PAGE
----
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Mount Greylock students attend a career fair on Wednesday morning featuring a number of graduates of the high school.
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Mount Greylock Students Attend Career Fair

By Stephen DravisiBerkshires Staff
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WILLIAMSTOWN, Mass. — From firefighters to financiers, a wide range of options were laid out to Mount Greylock Regional School students on Wednesday morning.
And while the vocations presented in a career fair in the school’s cafeteria offered a variety of choices, the role models tended to have one thing in common.
"Almost everyone who is here presenting was a student here at Mount Greylock," Mount Greylock teacher Lisa Mendel said.
Mendel organized the fair with the help of a grant from the Berkshire Workforce Development Board. The event, geared to freshmen, sophomores and juniors, brought bankers, first-responders, contractors, cooks and health-care providers to the school to talk about their professions and answer questions from the students.
It was the first time in about five years that the school has hosted such an event, Mendel said.
To ensure that the students circulated throughout the fair, they were asked to collect stickers from each of the presenters they talked to on a form that the kids then entered into a raffle if they met at least 10 of the visitors.
But other than ensuring that the students did not stay too long in any one spot, the incentive of a raffle hardly seemed necessary. The students seemed engaged and inquisitive. And while ninth- through 10th-graders were the target audience, a few seniors found their way to the cafeteria for the event.
The presenters were chosen in collaboration with the school’s guidance department to make sure the students were exposed to a variety of perspectives. And Mendel had no trouble recruiting the professionals to come and share their time.
"A lot of them are [former students] I’ve remained friendly with and kept in touch with," Mendel said. "They were all so excited to come because they’ve been in these kids’ seats."
Presenters at Wednesday's fair included: Williamstown Police Officer Mike Ziemba; Pittsfield fire fighter Neil Myers; engineer A.J. Guntlow of New England Solar; financial advisor David Jones of Barnum Financial Group; Chelsea Nevue, education coordinator at the Clark Art Institute; accountant Jason Hurley of Waste Management; hairdresser Krystal Martelle of Salon 290; event planners Greg and Sarah Holland of Bloom Meadows; contractor Matt Burke of Burke Remodeling; teacher Kim Simpson of Reid Middle School; social worker Jessica Chittenden of Counseling Center of the Berkshires; Rebecca Kelly of Greylock Insurance; Sarah Feury and Jane Miller of Burnham Gold Real Estate; Charlene Lambert of the Greylock Canine Club; paramedic Amalio Jusino of Northern Berkshire EMS; massage therapist Carissa Calderwood of Kripalu; chef James Demarias of Mingo's; Doug White of North East Fugitive Recovery; Jake Phillips of MountainOne Financial; Sgt. Pierce of the U.S. Army; Ashley Jowett, Michael LaRoche and Ray Smith of Southwestern Vermont Medical Center.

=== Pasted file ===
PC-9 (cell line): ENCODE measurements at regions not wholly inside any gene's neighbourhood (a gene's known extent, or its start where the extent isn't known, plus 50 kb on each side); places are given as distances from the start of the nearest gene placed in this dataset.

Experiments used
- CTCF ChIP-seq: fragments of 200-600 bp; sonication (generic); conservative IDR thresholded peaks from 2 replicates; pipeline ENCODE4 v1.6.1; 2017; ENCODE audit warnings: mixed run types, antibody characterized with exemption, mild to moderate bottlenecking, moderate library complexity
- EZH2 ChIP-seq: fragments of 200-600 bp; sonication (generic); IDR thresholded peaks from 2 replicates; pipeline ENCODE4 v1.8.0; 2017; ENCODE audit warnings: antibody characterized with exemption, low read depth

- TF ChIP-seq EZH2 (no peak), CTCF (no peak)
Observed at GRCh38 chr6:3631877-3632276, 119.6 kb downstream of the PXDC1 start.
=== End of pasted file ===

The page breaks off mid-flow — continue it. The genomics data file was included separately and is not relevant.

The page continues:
Tags: career fair,   MGRS,   

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Historic Store at Five Corners Reopens in Williamstown

By Brian RhodesiBerkshires Staff

WILLIAMSTOWN, Mass. — Under new ownership and management, the Store at Five Corners reopened Tuesday morning for the first time in more than two years. 

The store and cafe, built in 1770 and located in the town's Five Corners Historic District, had been closed since July 2020. The 252-year-old building, originally a tavern, went through several recent owners before being purchased by the nonprofit Store at Five Corners Stewardship Association in January of this year. 

"It took us a few months to get it to where it is right now but I feel like our hard work paid off," said store operator Corey Wentworth. "I feel like it's really nice in here." 

The association had done an email survey of residents in October that had an 85 percent return, with most giving the store a high rating for its importance to themselves and the community and that it remain independent. The nonprofit, first working through the South Williamstown Community Association, has been working to raise the more than $1 million needed to purchase the property and secure its future. 

The stewardship association chose Wentworth as the store's new operator in April. He has several years of experience in restaurants, including the Salty Dog and Flour Bakery and Café in Boston, Duckfat and Fore Street Restaurant in Portland, Maine, and Tourists resort in North Adams.

There were some renovations, Wentworth said, to get the building ready for reopening day. Additionally, he noted that works from local artists are displayed on the walls across the store. 

"So far, it seems like, what we have been working toward, is working," he said. 

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